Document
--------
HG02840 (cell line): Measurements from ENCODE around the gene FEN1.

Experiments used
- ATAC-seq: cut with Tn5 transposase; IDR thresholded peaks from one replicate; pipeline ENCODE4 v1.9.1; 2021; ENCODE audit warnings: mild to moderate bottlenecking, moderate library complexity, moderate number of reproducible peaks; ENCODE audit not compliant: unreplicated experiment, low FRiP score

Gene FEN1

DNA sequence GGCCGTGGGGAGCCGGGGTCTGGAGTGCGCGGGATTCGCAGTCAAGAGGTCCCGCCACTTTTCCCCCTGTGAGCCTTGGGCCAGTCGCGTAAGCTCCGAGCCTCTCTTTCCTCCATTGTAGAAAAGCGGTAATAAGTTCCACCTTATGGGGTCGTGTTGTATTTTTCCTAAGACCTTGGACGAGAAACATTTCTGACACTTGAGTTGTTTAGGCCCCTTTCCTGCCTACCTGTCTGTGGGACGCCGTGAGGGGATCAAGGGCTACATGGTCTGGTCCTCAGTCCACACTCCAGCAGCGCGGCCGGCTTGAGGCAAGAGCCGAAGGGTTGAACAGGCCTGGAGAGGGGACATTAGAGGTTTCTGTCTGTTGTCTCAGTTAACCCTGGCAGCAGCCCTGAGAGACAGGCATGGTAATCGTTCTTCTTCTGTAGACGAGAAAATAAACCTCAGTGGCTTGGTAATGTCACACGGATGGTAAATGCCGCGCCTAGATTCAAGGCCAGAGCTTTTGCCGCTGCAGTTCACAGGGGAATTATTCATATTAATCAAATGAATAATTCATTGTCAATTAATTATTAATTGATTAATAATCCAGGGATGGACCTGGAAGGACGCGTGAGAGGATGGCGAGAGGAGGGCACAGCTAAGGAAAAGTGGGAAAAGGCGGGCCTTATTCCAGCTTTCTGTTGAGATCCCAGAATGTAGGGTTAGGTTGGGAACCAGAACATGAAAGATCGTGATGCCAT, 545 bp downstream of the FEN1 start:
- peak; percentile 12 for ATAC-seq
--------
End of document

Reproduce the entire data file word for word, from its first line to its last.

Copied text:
HG02840 (cell line): Measurements from ENCODE around the gene FEN1.

Experiments used
- ATAC-seq: cut with Tn5 transposase; IDR thresholded peaks from one replicate; pipeline ENCODE4 v1.9.1; 2021; ENCODE audit warnings: mild to moderate bottlenecking, moderate library complexity, moderate number of reproducible peaks; ENCODE audit not compliant: unreplicated experiment, low FRiP score

Gene FEN1

DNA sequence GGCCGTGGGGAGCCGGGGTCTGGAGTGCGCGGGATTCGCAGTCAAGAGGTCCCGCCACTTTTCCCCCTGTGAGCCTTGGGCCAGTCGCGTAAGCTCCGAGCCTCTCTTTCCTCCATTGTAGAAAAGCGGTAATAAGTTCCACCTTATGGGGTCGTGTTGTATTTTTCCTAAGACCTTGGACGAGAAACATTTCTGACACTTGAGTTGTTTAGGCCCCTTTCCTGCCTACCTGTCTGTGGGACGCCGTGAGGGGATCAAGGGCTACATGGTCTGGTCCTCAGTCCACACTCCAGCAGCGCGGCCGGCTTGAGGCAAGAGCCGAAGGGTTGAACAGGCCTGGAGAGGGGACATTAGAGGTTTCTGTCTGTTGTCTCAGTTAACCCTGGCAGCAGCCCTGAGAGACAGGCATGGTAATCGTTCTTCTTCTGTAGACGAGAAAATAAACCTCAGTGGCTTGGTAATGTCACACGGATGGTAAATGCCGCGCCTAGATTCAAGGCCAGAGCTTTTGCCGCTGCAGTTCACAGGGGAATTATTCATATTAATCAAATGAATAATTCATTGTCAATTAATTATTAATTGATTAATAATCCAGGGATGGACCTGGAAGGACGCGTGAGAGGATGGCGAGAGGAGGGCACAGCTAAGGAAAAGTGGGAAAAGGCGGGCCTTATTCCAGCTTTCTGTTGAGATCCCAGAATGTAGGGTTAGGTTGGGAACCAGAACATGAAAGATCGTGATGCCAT, 545 bp downstream of the FEN1 start:
- peak; percentile 12 for ATAC-seq